Stone Mountain Park is Georgia's most popular attraction and features a wide variety of family activities. Located on 3,200 acres of natural beauty, adventure awaits as you discover interactive family friendly attractions and many natural and historical sights. Plus you won't want to miss dozens of fun annual events such as Spring FUN Break, Summer at the Rock, Yellow Daisy Festival, Indian Festival and Pow-Wow, Stone Mountain Christmas and Snow Mountain. Stone Mountain activities are suitable for all ages.
Stone Mountain is a quartz monzonite dome monadnock and the site of Stone Mountain Park in Stone Mountain, Georgia, United States. At its summit, the elevation is 1,686 feet (514 m) MSL and 825 feet (251 m) above the surrounding area. Stone Mountain is well-known not only for its geology, but also for the enormous bas-relief on its north face, the largest bas-relief in the world. The carving depicts three figures of the Confederate States of America: Stonewall Jackson, Robert E. Lee, and Jefferson Davis.
Stone Mountain was once owned by the Venable Brothers. It was used as a rock quarry and was also the site of a cross burning and Ku Klux Klan activities. It was purchased by the State of Georgia in 1958.
Stone Mountain is more than 5 miles (8.0 km) in circumference at its base. The summit of the mountain can be reached by a walk-up trail on the west side of the mountain or by the Skyride aerial tram.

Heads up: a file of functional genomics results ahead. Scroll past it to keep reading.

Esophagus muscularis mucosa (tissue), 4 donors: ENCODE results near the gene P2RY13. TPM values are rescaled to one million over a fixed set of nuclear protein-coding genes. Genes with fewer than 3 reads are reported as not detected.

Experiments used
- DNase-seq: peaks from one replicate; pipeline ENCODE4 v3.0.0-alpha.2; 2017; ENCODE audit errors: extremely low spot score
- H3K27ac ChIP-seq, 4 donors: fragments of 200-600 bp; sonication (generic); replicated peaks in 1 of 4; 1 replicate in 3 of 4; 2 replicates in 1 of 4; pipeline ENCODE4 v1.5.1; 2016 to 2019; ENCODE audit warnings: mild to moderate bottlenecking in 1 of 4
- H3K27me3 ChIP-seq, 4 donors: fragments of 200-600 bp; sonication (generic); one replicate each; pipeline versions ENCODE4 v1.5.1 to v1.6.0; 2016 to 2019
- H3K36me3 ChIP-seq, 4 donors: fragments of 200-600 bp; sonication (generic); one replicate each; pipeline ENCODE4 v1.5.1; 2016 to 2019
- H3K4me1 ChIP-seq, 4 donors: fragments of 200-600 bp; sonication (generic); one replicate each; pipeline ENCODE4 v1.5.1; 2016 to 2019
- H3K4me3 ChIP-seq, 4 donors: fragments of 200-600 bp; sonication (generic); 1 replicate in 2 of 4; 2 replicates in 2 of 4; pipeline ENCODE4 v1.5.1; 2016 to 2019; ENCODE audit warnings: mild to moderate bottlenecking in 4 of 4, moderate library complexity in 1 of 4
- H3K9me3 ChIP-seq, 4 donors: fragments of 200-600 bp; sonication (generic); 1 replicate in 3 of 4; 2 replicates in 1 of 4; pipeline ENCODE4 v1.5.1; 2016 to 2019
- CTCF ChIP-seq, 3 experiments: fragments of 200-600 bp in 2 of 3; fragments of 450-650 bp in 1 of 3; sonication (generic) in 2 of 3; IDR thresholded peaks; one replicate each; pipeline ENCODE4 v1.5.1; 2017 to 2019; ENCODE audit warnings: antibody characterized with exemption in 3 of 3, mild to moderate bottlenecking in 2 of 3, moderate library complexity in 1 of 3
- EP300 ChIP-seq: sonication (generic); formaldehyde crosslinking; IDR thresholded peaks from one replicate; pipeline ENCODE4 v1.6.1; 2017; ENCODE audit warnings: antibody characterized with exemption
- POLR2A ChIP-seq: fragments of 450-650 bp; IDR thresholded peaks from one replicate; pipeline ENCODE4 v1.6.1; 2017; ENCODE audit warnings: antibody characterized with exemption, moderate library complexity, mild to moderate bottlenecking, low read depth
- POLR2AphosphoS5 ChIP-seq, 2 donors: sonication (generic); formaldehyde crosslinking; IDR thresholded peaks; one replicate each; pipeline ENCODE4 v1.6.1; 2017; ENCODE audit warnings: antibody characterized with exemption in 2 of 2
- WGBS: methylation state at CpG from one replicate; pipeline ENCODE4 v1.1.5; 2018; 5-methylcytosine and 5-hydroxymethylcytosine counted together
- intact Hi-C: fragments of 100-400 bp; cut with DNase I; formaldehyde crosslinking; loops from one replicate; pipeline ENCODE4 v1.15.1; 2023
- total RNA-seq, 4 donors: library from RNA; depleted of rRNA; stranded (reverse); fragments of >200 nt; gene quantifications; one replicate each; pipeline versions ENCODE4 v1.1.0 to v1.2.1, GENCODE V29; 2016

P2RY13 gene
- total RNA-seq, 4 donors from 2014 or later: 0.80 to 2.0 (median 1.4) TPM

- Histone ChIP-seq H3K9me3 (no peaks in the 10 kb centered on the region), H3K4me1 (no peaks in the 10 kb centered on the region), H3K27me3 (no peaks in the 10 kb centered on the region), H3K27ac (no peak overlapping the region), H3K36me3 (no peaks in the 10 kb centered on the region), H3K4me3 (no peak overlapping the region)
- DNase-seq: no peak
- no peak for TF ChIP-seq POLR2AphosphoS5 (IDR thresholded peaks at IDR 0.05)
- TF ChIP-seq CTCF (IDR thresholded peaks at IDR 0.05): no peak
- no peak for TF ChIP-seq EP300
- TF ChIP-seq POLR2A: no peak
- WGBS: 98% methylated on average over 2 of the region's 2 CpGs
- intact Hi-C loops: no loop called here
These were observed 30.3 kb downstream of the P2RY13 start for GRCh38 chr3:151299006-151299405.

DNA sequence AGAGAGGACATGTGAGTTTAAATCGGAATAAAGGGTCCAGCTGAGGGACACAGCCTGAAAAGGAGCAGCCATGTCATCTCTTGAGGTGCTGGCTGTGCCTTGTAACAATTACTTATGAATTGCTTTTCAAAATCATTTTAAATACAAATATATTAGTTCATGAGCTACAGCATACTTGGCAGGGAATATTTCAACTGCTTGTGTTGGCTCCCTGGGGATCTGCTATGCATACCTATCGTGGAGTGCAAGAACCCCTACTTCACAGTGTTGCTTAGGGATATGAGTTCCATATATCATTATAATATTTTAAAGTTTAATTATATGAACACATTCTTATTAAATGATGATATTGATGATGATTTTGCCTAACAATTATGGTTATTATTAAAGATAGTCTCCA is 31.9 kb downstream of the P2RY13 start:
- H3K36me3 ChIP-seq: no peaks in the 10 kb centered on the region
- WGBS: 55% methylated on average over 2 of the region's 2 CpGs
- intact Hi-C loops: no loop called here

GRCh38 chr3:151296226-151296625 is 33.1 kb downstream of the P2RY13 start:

Stone Mountain is a pluton, a type of igneous intrusion. Primarily composed of quartz monzonite, the dome of Stone Mountain was formed during the formation of the Blue Ridge Mountains, part of the Appalachian Mountains. It formed as a result of the upwelling of magma from within the Earth's crust. This magma solidified to form granite within the crust five to ten miles below the surface.
Stone Mountain pluton continues underground 9 miles (14 km) at its longest point into Gwinnett County. Numerous reference books and Georgia literature have dubbed Stone Mountain as "the largest exposed piece of granite in the world". This misnomer is most likely a result of advertisement by granite companies and early park administration. Stone Mountain, though often called a pink granite dome, actually ranges in composition from quartz monzonite to granite and granodiorite.
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